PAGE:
Telecommuting and data safety
Authored by Caroline Cantelon this article was published in Law Technology Today.
Ensure work-at-home productivity and security with technology and policies
More than half—57 percent—of law firms offered telecommuting options for their attorneys in 2016, up nearly 4 percent from the previous year, according to results of a survey of firms that represented more than 18,000 lawyers. This growing trend is perhaps not surprising considering that lawyers can now be more productive than ever before while working from home or another location.
Maintaining billable-hours performance is the obvious top priority for granting attorneys a telecommuting option, but firms must also be cognizant of the myriad data protection and client confidentiality risks posed when lawyers work from a remote location.
The key to ensuring both attorney productivity and data security is technology selection, including the software and hardware used for dictation- and transcription-file transfer, access and storage. The proper, strategically chosen technology, in conjunction with following firm-mandated policies concerning the management of confidential information, allows firms to confidently offer an attractive job benefit to talented attorneys while ensuring that their data and bottom line are protected.
Education and training
Protecting client and firm information is becoming more of a concern as cyberattacks against firms are on the rise. A study by a legal cyber-security company released last year of more than 200 law firms showed that all participants had been targeted by a cybercriminal at least once—and 40 percent did not even know about the attempt(s). Additionally, 95 percent of the firms studied were not compliant with their own data governance and cyber security policies, according to the study.
These findings indicate that not only do law firms need the appropriate security barriers in place, but they also require training and testing on internal policies and procedures.
When creating a policy, firms should consider all aspects of the telecommuting process, including:
- How will employees access files?
- Will there be protocols for paper copies of files?
- Will employees be able to store paper files in their home or remote offices?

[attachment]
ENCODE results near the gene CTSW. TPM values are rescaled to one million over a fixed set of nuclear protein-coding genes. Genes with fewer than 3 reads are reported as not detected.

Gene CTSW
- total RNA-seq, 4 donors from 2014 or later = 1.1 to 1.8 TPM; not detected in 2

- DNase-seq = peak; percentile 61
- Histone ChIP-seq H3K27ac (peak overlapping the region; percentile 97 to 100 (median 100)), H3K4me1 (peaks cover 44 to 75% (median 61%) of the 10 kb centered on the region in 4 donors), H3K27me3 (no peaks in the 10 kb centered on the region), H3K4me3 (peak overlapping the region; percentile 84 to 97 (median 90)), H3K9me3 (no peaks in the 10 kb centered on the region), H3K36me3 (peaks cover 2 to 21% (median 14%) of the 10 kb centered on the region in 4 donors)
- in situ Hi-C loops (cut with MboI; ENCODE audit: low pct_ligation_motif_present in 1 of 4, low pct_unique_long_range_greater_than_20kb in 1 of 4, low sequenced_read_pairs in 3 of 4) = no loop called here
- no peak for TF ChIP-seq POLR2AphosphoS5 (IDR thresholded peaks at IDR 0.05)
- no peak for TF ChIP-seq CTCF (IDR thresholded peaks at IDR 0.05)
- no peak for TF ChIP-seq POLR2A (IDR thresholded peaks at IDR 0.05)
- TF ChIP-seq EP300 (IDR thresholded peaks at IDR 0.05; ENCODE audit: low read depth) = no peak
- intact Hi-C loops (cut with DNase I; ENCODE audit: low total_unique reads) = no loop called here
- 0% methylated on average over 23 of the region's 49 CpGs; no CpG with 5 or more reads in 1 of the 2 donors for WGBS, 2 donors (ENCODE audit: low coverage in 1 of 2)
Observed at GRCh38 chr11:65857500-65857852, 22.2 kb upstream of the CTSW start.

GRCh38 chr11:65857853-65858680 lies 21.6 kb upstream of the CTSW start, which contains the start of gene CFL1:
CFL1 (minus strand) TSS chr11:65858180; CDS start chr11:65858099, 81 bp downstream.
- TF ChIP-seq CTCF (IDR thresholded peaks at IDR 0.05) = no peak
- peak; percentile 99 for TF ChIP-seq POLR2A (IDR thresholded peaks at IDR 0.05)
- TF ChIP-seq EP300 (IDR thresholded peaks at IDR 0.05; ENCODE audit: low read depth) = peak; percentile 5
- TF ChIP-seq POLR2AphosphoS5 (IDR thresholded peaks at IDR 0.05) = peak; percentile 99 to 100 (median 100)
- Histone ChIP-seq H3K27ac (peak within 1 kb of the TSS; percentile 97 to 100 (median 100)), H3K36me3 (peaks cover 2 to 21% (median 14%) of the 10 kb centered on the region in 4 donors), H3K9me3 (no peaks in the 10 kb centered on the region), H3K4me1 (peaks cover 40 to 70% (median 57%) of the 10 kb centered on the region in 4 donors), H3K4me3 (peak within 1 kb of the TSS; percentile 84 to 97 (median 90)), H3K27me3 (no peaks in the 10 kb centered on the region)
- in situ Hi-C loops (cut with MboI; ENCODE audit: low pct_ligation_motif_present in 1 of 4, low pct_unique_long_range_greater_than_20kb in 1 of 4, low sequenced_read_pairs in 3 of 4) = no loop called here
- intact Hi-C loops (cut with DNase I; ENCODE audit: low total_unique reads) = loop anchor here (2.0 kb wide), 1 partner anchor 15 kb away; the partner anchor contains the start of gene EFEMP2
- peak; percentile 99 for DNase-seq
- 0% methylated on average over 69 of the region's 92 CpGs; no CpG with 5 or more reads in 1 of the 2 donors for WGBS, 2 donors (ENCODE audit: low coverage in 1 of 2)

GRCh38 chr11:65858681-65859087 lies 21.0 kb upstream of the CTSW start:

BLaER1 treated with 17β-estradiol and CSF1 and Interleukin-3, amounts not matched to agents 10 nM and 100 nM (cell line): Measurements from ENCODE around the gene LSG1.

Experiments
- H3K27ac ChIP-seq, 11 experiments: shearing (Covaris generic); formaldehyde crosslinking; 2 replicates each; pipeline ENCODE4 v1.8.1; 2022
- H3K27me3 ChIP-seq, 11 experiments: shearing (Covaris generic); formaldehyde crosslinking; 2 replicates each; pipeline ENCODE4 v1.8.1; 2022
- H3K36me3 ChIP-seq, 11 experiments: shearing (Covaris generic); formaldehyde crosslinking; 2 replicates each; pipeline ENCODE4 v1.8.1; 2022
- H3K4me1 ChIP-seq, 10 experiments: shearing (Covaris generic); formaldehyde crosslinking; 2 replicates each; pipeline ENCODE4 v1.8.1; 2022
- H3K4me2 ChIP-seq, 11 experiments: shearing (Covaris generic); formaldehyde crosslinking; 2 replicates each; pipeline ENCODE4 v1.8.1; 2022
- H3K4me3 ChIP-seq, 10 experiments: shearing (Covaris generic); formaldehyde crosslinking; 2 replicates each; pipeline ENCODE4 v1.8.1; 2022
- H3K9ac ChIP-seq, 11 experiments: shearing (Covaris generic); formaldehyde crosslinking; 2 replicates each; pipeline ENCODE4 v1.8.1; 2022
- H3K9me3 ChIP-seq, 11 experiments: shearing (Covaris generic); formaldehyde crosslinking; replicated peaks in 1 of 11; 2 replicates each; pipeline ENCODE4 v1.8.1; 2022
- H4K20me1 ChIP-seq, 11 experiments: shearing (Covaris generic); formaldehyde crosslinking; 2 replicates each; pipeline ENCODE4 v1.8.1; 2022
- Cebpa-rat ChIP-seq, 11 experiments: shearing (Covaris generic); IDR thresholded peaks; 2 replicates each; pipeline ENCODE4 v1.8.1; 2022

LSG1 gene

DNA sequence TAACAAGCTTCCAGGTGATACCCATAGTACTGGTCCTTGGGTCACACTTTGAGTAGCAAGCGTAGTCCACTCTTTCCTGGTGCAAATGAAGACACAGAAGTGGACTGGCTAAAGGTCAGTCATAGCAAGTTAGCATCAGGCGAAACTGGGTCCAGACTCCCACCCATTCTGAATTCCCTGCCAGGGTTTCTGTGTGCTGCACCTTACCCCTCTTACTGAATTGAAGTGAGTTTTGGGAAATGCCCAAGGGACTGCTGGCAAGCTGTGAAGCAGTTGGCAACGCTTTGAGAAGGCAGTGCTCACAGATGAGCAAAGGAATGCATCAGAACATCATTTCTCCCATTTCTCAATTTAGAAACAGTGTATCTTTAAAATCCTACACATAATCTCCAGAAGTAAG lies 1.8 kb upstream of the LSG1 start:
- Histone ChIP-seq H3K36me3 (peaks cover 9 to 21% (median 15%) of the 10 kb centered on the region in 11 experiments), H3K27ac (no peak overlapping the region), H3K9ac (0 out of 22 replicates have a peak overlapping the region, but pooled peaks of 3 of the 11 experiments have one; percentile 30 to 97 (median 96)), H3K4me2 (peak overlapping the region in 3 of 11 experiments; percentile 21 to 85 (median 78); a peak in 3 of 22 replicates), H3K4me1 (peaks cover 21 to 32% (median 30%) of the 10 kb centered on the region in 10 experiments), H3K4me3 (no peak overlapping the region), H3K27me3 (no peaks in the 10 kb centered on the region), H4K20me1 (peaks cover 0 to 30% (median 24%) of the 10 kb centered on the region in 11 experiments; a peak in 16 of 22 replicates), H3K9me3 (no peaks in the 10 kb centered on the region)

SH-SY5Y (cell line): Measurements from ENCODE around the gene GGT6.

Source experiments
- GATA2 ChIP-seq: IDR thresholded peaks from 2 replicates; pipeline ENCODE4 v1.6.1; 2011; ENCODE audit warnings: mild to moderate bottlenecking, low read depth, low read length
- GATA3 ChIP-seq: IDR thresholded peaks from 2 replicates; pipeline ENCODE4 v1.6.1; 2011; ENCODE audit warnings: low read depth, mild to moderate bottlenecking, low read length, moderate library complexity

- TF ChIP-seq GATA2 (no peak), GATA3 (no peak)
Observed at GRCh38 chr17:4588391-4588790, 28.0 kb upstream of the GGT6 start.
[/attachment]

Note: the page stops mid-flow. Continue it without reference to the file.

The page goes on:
- What processes should be put in place for file sharing and reviewing?
To ensure the highest level of security, firms’ educational programs must ensure employees are using their technology wisely from home, and are using best practices when it comes to data and file access. For example, attorneys may dictate an email on their phone’s native digital-assistant application and have the recording file automatically sent to the recipient. This information, however, may not be secure, even when stored in certain cloud-based server platforms, leaving it vulnerable to attacks. Firm policies, which should be reviewed and signed by telecommuting professionals, need to specifically prohibit such actions as they inadvertently and unnecessarily risk client or firm information.
Tools of the trade
In order for employees to take proactive measures to protect sensitive information, organizations must provide the tools for telecommuters to form safe technology practices. Encryption is the foundation of comprehensive data security. Even smartphone applications, if downloaded for business use, should use encryption.
Voice recorder apps, for example, are incredibly useful for attorneys, not just for client-related document creation, but also for creating voice memos and other internal documentation that helps client work and firm operations run more efficiently. To maximize security, these apps for all mobile professionals need to encrypt the recording files, but also be integrated with a secure cloud-based dictation management platform that encrypts voice files again when they are transferred to the cloud and again when stored. That means before implementing any cloud solutions, firms must review the service’s security protocols to be sure that their sensitive data will be protected.
Additionally, organizations can require two-step authentication, personal identification numbers (PINs) and tokens that change each time a user requests access to a virtual private network (VPN), which will keep data secure if a device is stolen or if the firm is hacked by a third party.
Mitigating the security risks of remote work
Firms that want to start their own telecommuting programs should begin by further educating themselves on security risks, assessing those risks, developing policies, and deciding which professionals they will permit to telecommute.
By instituting such policies and establishing a secure hardware and software infrastructure, firms and their attorneys can enjoy the flexibility and efficiency of productively working from any location. At the same time, firms can rest assured that they are protecting the confidentiality of their clients’ data as well as their own.
About the author: Caroline Cantelon is sales manager for Speech Processing Solutions, the manufacturer of Philips dictation solutions. For any questions please leave us a comment. We are always happy to hear from you!